Hill panel OKs $105m for Customs upgrade

Hill panel OKs $105m for Customs upgrade

By Shruti Dat' and

Christopher J. Dorobek

GCN Staff

The House Appropriations Committee last week approved a spending bill that would allocate $105 million for the much-debated Customs Service modernization.

The funding measure'part of the $14.4 billion Treasury, Postal Service and general government fiscal 2001 appropriations bill'would let the Treasury Department agency continue work on its Automated Commercial Environment, which will replace the 16-year-old Automated Commercial System.

House Appropriations also approved a Customs request for $123 million to keep ACS on life support. Customs plans to use the money to replace the older system's packet-switched network with TCP/IP and to upgrade some of the service's desktop PCs, said Charles Armstrong, Customs' modernization director.


Custom's Charles Armstrong says agencies will have to revisit IT plans.


Trade share

Of the modernization funding, which Congress had wanted to zero out in the next fiscal year, Customs would spend $5.4 million on the International Trade Data System pilot. The project would let government agencies share data filed by the trade community, Armstrong said.

The total Customs appropriation of $233.4 million for systems projects would be $161 million more than the agency received this year.

Customs has had a turbulent year in regard to modernization.

The service in April received $3 million in supplemental funding to continue the National Customs Automation Program, a pilot to test the service's ACE development and deployment plan. Only weeks earlier, Treasury officials had announced in the Federal Register that the department would shut down the prototype because of a funding shortfall.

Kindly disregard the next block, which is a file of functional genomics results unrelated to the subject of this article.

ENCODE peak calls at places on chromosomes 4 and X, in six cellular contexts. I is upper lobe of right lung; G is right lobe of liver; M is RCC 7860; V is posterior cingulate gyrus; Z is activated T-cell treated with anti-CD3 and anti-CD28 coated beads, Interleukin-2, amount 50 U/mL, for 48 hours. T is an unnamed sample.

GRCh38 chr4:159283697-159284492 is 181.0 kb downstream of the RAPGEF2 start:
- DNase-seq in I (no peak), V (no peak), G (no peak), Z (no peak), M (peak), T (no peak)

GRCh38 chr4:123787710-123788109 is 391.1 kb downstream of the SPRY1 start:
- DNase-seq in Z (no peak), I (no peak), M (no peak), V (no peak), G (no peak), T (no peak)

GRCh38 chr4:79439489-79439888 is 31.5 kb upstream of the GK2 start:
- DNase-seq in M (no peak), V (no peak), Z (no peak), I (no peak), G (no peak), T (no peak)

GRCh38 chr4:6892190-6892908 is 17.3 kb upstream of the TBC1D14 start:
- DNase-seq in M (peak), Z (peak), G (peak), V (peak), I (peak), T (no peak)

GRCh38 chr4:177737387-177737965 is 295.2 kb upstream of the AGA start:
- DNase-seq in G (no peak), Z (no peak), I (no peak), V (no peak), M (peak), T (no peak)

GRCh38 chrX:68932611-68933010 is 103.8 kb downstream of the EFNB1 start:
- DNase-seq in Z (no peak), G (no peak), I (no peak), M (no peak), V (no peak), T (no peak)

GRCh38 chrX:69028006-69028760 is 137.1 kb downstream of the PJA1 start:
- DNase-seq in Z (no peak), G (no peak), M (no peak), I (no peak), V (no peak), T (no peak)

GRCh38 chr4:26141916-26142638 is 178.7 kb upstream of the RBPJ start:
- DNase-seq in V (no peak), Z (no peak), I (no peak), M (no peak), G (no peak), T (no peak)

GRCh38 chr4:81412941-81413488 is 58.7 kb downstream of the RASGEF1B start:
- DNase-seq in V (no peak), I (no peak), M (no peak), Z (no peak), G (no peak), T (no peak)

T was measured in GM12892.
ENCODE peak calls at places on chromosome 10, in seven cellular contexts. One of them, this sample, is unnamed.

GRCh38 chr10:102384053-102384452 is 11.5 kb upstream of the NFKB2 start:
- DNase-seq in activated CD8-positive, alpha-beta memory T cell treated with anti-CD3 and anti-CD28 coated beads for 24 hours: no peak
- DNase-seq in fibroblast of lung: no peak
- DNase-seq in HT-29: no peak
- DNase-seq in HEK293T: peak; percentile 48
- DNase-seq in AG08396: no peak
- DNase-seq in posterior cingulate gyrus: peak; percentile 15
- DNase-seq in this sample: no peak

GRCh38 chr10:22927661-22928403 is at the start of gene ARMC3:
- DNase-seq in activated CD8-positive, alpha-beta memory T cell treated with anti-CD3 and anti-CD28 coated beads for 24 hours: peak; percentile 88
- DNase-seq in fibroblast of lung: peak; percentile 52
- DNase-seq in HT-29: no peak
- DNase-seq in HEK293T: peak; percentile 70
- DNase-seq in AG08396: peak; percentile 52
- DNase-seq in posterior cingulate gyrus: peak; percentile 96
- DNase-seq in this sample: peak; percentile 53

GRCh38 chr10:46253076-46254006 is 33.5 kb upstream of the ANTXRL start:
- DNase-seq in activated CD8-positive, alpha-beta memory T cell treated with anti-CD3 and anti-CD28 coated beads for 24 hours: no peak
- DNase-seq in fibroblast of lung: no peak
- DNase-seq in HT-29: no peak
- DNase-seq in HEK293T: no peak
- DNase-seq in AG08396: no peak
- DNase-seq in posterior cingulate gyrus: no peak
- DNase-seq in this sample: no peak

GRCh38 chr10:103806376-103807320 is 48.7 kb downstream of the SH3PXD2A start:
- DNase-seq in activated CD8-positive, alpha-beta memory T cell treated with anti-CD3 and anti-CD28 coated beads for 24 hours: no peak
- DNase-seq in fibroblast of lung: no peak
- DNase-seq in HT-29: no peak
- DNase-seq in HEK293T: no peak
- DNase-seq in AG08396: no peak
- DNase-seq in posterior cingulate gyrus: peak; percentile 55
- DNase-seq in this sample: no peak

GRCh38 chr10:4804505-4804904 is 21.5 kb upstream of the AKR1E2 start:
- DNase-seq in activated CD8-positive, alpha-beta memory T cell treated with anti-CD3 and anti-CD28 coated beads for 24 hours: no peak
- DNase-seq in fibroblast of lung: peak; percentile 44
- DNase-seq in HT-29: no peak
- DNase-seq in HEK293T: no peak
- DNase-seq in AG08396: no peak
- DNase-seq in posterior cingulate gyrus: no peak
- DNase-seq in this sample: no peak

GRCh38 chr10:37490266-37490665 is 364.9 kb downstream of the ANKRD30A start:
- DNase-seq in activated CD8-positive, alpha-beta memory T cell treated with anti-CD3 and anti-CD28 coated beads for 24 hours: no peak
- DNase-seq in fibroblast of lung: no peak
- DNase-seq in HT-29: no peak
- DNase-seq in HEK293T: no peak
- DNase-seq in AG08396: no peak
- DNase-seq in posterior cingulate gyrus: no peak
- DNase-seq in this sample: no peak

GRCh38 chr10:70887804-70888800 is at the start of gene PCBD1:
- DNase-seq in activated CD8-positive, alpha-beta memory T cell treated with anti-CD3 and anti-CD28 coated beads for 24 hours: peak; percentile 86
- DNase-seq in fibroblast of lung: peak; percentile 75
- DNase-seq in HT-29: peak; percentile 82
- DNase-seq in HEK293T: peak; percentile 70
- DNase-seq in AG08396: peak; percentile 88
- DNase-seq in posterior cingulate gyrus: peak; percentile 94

The Customs Modernization Office has focused recent efforts on planning and process improvement, Armstrong said. It is also refining its enterprise lifecycle for the modernization.

S.W. 'Woody' Hall Jr., Customs' assistant commissioner for information and technology and its chief information officer, said the House action is promising, but he won't relax until the Senate also has approved the funding.

Earlier, lawmakers and Treasury officials had discussed paying for the modernization through user fees from importers and exporters. But that debate seems over, Hall said.

'At the moment, it looks like it's going to be appropriated funds,' he said at the recent Excellence in Government 2000 conference in Washington.

Customs officials met with members of the Senate Appropriations Committee last month to discuss the modernization project. They will meet again later this month, Armstrong said.

The service originally had earmarked $210 million for the modernization effort. The request estimated that Customs would spend $139 million on software and $71 million on its systems infrastructure, Armstrong said.

'We have various plans based upon different funding levels,' Armstrong said. 'We will go back and negotiate that with the Hill as far as what we could deliver for the $105 million, what level of functionality it makes sense to deliver and at what locations. You have to look at it from a cost-benefit standpoint.'

Customs and Treasury officials have said the service must replace ACS because its maintenance is increasingly costly. Written in Cobol in the mid-1980s, ACS' applications run under OS/390 Version 2.7 on an IBM ES/9000 series mainframe with seven CPUs and 45T of disk storage. The system still handles many of its transactions using batch processing.

Because of the older architecture, users must access ACS apps through 3270 terminal emulation on desktop PCs.

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